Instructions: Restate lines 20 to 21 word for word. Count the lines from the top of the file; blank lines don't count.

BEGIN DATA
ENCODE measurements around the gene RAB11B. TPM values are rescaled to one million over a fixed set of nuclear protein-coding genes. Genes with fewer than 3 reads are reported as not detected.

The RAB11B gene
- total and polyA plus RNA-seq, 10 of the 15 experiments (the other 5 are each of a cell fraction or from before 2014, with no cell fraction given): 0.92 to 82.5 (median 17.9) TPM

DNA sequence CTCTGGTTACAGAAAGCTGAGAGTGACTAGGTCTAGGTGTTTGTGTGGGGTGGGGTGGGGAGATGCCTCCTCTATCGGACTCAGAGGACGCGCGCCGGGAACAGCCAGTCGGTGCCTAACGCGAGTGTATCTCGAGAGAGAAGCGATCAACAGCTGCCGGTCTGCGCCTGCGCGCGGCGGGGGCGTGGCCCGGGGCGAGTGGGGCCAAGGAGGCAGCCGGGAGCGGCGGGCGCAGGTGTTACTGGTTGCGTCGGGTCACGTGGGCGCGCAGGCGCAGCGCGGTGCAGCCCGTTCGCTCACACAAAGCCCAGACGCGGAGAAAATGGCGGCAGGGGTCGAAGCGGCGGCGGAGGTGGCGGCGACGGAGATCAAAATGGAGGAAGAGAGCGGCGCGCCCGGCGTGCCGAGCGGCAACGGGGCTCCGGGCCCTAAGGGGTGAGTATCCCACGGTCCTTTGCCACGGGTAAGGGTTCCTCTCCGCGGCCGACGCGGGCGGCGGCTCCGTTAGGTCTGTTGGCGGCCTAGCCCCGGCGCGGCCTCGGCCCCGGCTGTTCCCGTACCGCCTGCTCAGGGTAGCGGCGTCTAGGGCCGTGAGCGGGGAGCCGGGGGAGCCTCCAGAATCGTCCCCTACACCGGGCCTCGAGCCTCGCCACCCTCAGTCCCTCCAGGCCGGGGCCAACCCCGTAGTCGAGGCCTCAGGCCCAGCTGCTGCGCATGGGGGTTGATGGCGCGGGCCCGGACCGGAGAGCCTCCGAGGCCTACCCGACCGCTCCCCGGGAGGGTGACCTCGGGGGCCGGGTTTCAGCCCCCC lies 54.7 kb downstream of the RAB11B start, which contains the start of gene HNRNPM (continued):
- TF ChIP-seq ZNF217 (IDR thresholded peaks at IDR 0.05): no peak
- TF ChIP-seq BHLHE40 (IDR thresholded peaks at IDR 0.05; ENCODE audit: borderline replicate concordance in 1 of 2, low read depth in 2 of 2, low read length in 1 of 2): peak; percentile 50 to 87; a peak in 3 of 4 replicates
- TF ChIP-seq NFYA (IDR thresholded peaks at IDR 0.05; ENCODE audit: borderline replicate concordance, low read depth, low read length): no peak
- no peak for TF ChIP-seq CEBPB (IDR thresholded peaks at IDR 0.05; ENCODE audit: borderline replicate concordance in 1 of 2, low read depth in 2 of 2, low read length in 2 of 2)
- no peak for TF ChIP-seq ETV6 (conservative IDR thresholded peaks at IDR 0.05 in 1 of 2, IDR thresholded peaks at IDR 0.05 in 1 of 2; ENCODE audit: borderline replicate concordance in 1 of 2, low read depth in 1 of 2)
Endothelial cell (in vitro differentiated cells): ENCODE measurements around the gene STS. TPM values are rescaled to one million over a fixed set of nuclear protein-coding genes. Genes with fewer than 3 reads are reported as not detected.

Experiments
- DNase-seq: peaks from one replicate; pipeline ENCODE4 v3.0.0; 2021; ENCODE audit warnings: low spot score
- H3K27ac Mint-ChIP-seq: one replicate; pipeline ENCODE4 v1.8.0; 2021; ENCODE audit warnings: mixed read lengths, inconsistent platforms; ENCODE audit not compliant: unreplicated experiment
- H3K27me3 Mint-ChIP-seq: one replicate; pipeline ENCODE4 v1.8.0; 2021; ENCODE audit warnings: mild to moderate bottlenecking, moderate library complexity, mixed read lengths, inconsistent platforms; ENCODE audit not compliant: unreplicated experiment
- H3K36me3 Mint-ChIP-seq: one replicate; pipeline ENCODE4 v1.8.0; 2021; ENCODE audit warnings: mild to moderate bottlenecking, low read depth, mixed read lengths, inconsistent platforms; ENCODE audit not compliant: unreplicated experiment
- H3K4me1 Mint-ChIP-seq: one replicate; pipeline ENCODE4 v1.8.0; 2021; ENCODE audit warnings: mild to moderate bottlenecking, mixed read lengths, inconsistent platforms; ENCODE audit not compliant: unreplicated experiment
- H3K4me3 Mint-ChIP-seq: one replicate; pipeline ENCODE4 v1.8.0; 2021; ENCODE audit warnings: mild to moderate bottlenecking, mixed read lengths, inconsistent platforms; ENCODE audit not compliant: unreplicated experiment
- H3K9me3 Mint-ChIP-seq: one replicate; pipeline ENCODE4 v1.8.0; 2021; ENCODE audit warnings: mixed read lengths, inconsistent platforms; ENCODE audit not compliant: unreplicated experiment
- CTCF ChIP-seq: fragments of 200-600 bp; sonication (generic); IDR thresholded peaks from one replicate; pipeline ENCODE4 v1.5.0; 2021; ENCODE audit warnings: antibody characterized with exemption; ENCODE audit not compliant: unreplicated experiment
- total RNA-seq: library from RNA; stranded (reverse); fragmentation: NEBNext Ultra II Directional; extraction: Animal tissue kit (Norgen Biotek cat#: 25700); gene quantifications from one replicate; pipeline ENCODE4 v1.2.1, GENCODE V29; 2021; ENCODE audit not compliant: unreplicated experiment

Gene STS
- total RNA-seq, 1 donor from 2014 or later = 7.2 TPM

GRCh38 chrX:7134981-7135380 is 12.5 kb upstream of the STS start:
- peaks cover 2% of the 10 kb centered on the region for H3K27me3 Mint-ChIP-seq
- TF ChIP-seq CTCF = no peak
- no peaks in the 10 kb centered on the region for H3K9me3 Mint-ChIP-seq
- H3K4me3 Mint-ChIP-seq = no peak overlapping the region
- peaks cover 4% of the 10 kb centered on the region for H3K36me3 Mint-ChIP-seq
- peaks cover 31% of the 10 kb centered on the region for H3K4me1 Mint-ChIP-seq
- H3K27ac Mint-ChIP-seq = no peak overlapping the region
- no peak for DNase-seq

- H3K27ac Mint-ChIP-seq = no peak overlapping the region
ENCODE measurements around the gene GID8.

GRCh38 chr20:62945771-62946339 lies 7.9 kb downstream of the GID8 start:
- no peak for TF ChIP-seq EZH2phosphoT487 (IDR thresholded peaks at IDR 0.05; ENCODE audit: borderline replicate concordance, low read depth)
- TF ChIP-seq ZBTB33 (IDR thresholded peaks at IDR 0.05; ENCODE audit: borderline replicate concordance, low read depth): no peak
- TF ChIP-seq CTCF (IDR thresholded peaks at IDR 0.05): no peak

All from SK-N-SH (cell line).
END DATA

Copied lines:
- total RNA-seq: library from RNA; stranded (reverse); fragmentation: NEBNext Ultra II Directional; extraction: Animal tissue kit (Norgen Biotek cat#: 25700); gene quantifications from one replicate; pipeline ENCODE4 v1.2.1, GENCODE V29; 2021; ENCODE audit not compliant: unreplicated experiment

Gene STS